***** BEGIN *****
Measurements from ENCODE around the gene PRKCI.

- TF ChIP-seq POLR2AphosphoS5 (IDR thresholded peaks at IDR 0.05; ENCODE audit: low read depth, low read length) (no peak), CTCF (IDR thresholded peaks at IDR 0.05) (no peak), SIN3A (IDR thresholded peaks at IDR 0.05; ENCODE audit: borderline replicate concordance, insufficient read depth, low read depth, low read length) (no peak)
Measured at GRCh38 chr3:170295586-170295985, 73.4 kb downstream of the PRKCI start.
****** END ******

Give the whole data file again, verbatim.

Measurements from ENCODE around the gene PRKCI.

- TF ChIP-seq POLR2AphosphoS5 (IDR thresholded peaks at IDR 0.05; ENCODE audit: low read depth, low read length) (no peak), CTCF (IDR thresholded peaks at IDR 0.05) (no peak), SIN3A (IDR thresholded peaks at IDR 0.05; ENCODE audit: borderline replicate concordance, insufficient read depth, low read depth, low read length) (no peak)
Measured at GRCh38 chr3:170295586-170295985, 73.4 kb downstream of the PRKCI start.